Pacific Council: For Our National Security, It’s Time for Climate Action
At this very moment, millions of individuals across Somalia, Nigeria, and the South Sudan are suffering from drought and famine. In recent years, the Philippines, a country in which the United States has invested heavily, has been devastated by typhoons and natural disasters. And not too long ago, Hurricane Sandy wreaked havoc along the Atlantic coast.
These events not only present environmental and humanitarian risks, they also create national security threats. While it may be difficult to attribute a specific event to climate change, it is not difficult to show carbon and methane pollution is causing a pattern of disruptions across the world. To ensure a strong defense and a prosperous future, it is absolutely critical that the United States address the connections between climate change and national security.
Carbon and methane pollution make it more difficult for our military to operate. Rising sea levels increase the risk of flooding at coastal military installations and temperature changes create greater demands for energy supplies, making it tougher for the military to execute its missions. At the same time, scarcer resources will lead to conflicts and humanitarian crises to which the military must respond.
The Department of Defense (DoD) under President Obama understood climate change and made tremendous strides towards addressing its national security implications. The DoD outlined the challenges of climate change and national security threats in its Quadrennial Defense Review. It has also taken action by investing in more energy efficient technology for military vehicles, increasing the use of renewable energy sources at bases, and improving the resiliency of its installations. At Los Angeles Air Force Base, where I serve on reserve duty, we became the first installation in the nation to start testing the potential of using electric vehicles to provide energy back to the grid.
One reason America has the best military in the world is because our military believes in facts and science. The DoD knows that it must deal with the reality of climate change to successfully protect our country. The Arctic ice will not stop melting if we close our eyes, nor will greenhouse gas emissions stop increasing if we simply stop talking about climate change. Crises resulting from the effects of carbon and methane pollution will continue to occur with increasing frequency and our military will be left to deal with them.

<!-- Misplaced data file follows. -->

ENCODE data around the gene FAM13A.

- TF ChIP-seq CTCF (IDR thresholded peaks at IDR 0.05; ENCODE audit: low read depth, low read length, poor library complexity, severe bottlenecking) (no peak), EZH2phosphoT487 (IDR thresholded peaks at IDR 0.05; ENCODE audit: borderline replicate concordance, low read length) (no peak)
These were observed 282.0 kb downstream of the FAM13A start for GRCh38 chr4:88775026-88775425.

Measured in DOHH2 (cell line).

Throughout my career, I have advocated greater action on climate change. In the California State Legislature, I coauthored California’s landmark Global Warming Solutions Act, the first major law that mandated reductions in carbon and methane pollution. In Congress, I introduced legislation aimed at reducing carbon and methane emissions and improving energy efficiency. I also worked with my colleagues to bring attention to ExxonMobil’s campaign to deceive the public and its shareholders about the imminent dangers of climate change.
Democrats across the country from federal to state to local governments have embarked on innovative paths to combat climate change. But, just as national security cannot be treated as a partisan issue, solutions to deal with climate change cannot be led by only one political party. I am pleased that some Republicans, including President Ronald Reagan’s Secretary of State George Shultz and President George W. Bush’s Secretary of Treasury Henry Paulson, have urged action on climate change. The Trump administration and Republican legislators must work with Democrats to do the same.
The threat of climate change is here now. Addressing these threats will take serious commitment and cooperation by the United States government and nations across the world. The military already understands that climate change is real and poses national security dangers. The Trump administration and Congress need to stop the ideological fights and come together to act on climate.